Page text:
Controlling Employee Theft
By Dan Bergs, CPA
You must also have a plan. Educate your staff on ways theft is committed, detected and how much it can truly cost the company and then put into practice a theft prevention program. Some fairly common practices include installing cameras; randomly closing out a till partway through an employee’s shift; setting up manager passwords to ring in discounts; counting inventory often and comparing your actual inventory to your reports; and locking up certain inventory that can commonly go missing, such as liquor bottles, and limiting access to it.
Let employees know the consequences if they get caught stealing and follow through with it if someone does get caught. This will provide an example to other employees, and will often prevent others from committing the same crime. Finally, reward employees who work hard and do a good job. If your employees feel respected and appreciated they are less likely to steal from you. Having good morale in the workplace goes a long way. Putting procedures in place to ensure that employee theft is reduced or eliminated can greatly improve your bottom line.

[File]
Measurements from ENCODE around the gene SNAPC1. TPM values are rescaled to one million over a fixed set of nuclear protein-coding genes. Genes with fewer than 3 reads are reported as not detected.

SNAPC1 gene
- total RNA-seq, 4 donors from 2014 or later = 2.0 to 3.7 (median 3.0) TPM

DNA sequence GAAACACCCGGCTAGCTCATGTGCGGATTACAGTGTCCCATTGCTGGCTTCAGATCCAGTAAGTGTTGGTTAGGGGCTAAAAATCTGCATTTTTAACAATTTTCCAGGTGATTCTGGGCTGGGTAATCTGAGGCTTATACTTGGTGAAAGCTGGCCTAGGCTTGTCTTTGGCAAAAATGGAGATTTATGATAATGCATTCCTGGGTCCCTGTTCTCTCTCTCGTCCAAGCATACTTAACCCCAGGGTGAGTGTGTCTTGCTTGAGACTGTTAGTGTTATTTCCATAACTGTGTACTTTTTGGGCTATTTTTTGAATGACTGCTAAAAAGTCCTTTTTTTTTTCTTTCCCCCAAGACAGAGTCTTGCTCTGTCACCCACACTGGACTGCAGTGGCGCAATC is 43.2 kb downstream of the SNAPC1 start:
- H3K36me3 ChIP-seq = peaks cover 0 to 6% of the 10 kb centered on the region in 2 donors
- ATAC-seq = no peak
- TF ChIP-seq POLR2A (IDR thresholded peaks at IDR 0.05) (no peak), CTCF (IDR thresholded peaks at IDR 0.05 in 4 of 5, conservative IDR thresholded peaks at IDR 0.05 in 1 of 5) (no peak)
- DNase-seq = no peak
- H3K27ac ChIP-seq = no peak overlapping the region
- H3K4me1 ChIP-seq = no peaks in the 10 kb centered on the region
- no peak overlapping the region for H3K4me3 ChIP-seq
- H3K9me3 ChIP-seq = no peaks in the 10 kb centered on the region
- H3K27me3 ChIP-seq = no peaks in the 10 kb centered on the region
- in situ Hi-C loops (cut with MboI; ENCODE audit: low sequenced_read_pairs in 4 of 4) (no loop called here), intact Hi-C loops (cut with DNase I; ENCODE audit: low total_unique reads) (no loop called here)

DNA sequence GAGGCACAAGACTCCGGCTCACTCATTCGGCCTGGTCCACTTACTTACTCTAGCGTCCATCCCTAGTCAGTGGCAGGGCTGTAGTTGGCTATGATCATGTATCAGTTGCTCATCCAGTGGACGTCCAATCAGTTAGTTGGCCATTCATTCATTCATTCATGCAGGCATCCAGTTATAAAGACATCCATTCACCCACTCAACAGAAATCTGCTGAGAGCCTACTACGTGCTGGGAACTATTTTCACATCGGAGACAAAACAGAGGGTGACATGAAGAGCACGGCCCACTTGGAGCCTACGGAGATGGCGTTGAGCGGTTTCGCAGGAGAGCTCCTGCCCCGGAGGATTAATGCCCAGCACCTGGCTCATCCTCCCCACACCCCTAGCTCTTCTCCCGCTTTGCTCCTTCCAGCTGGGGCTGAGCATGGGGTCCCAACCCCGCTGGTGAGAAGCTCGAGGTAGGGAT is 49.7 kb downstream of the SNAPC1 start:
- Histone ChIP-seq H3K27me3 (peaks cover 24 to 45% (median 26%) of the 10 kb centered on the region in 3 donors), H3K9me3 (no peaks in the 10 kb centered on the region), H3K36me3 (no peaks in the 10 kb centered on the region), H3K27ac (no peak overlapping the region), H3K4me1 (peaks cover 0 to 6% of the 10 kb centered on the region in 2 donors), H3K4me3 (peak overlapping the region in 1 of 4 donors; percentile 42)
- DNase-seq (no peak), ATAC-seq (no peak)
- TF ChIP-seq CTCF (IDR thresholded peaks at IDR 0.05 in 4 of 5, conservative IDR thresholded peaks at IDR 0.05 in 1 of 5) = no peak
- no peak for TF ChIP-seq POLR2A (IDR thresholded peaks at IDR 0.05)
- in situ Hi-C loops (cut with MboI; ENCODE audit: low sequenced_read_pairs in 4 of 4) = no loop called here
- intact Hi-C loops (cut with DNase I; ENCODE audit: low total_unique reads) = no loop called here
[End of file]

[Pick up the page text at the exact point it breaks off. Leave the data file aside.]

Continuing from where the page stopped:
South Dakota Licensed Beverage
Dealers and Gaming Association